Jacinta Le Plastrier



Poetry of the Eye: The Visual Aspects of Poetry

Image by Tim Grey Presented by Cordite Publishing Inc. and Australian Poetry, and hosted by poet Toby Fitch, this workshop at the 2016 Emerging Writers’ Festival will open your eyes to the potential of the poem on the page. By …

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The Writing: Sarah Holland-Batt

Australian poet Sarah Holland-Batt, b. 1982 in Queensland, grew up in Australia and America and also writes fiction and criticism. She was a Fulbright Scholar at New York University where she attained an M.F.A, and is currently a Senior Lecturer …

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Analogue Bodies: A Conversation with Tom Lee and Zoë Sadokierski

Analogue Bodies is a collection of essays by Tom Lee, materialised as set of illustrated books by Zoë Sadokierski. The project looks at different parts of, and events within, the human body and historical ways of depicting and making sense of them. It aims to humour and, on its day, to educate. It was presented as part of the recent Emerging Writers’ Festival 2014 at the Wheeler Centre.

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Q&A with Nicholas Walton-Healey and His Land Before Lines

Image of and by Nicholas Walton-Healey Land Before Lines is a book from Melbourne-based photographer and writer Nicholas Walton-Healey. The 144-page, full-colour volume (the images appear in black and white here for page recall considerations) features portraits of 68 Victorian …

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The Writing: Benjamin Laird

Melbourne-based Benjamin Laird writes computer programs and electronic poetry, which he discusses here in the first of a new, occasional blog series looking at the writing practice of contemporary Australian poets.

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When they Come for You: Poetry that Resists

‘This machine surrounds hatred and forces it to surrender’ were the words inscribed on the banjo of American folk legend and activist Pete Seeger, who died at 94 in late January 2014. Reading the tributes to Seeger, I was struck by a recurrent theme: his moral courage, which he lived out unrelentingly across a lifetime. Commenting on the ‘not common behaviours’ which made his life exemplary, a New Yorker post by biographer Alec Wilkinson wrote of ‘his insistence on his right to entertain his own conscience’.

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Shining Worlds: On the Artist’s Book of Robert Adamson and Peter Kingston

I’m sitting in the Rare Books room of the State Library of Victoria, lost in time and strangely joyous as I encounter one of its new acquisitions, the late 2012 ‘artist’s book’ and collaboration between poet Robert Adamson and well-known …

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Silence Turned into Objects: Looking at where Poets Write

Among the most extreme, in the sense of horrific, writing places for poems bequeathed to us would be the conditions in which Ezra Pound produced The Pisan Cantos. There is some speculation as to the exact number of those Cantos …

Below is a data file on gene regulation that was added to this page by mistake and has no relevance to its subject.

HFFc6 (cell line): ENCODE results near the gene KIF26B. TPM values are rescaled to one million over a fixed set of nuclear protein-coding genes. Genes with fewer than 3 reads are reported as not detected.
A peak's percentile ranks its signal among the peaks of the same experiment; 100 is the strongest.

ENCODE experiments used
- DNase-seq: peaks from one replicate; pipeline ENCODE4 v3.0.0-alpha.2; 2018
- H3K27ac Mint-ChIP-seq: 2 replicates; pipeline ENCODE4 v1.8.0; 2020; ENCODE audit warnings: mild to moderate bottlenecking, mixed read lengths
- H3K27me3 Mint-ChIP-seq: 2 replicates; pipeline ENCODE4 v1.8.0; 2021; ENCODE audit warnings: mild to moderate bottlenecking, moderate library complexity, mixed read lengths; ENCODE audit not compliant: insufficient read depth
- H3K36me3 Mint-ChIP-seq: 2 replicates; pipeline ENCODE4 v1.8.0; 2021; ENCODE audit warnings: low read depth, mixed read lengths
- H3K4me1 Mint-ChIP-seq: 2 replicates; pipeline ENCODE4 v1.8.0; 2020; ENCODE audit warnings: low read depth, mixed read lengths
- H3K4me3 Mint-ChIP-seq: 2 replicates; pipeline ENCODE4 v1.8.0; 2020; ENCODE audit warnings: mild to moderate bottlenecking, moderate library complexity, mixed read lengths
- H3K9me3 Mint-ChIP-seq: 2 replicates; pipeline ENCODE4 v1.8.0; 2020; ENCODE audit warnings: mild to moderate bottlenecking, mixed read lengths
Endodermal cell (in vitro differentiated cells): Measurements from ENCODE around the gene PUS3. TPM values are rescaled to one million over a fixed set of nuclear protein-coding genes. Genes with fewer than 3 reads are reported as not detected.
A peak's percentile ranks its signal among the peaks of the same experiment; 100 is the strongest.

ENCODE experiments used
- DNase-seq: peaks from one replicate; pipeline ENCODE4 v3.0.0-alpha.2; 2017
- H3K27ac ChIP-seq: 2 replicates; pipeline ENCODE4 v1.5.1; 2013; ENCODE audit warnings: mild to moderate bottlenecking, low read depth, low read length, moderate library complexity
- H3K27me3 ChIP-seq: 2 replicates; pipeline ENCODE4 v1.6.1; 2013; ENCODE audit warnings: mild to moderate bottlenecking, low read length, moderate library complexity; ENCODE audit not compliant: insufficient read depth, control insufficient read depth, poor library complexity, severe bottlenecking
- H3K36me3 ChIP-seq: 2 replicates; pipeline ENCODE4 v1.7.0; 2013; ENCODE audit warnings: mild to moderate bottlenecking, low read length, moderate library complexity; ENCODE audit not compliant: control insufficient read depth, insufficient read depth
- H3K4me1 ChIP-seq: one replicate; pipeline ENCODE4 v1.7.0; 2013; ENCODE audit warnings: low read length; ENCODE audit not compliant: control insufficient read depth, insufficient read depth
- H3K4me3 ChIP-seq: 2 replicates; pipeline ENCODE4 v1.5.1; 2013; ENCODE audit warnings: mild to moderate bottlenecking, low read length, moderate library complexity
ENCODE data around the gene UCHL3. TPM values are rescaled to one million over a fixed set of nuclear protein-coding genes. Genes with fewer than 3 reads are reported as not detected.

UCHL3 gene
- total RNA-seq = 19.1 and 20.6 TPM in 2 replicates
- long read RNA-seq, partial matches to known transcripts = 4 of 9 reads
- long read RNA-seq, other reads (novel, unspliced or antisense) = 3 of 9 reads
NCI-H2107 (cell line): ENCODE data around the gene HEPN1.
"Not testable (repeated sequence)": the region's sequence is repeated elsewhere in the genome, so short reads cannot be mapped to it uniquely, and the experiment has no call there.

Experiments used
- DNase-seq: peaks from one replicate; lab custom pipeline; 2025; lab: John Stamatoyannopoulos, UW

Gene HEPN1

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Notes from Medellín, Colombia

Since it began 23 years ago, the Internacional de Poesía de Medellín has grown to become a major poetry festival in the world, in a country riven by 50 years of civil war. This year’s Festival (6-13 July) coincided with a new round of peace talks in Havana between the Colombian Government and FARC, and FARC rebels reportedly fighting security forces in the mountains. The Festival featured Australian poet Les Wicks, who reports on his experience below. The Festival has also ‘grown’ up alongside seismic changes for the city of Medellín, Colombian’s second-largest and once described as the ‘most violent city in the world’ (Time, 1988), due to its brutal cocaine drug-cartel culture.

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‘It was a place of force—’ Re-reading the Poems of ‘Ariel’

Ariel So much has happened to poetry since Sylvia Plath completed her last poems fifty years ago in 1963 that it might seem weird or regressively sentimental to focus back on them. But, encouraged to do so by a number of anniversary events around the globe this year, what strikes is the endurance of these final poems’ brutal clarity.

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Beveridge, Le Plastrier and Glastonbury

Cordite Poetry Review has three new names to welcome into the fold – Jacinta Le Plastrier, Judith Beveridge and Keri Glastonbury. Jacinta Le Plastrier is a Melbourne-based writer, poet, editor, publisher and journalist. She is now Cordite’s blog editor as …

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Suspensions of the Real

Studying the Sylvia Plath archival papers at Smith College in 1993, poet, editor and critic Felicity Plunkett intuited that a number of pages were missing from one poem draft. Plath assiduously page-marked drafts of the poems that were to become the Ariel poems. Plunkett was unable to uncover these pages in any of the archives made available to her, which were still in the process of being organised. One night, in dream, she ‘receives’ a phone call, made from a black, period-piece telephone, words delivered in Plath’s idiosyncratic trans-Atlantic diction – ‘look in the yellow folder’.

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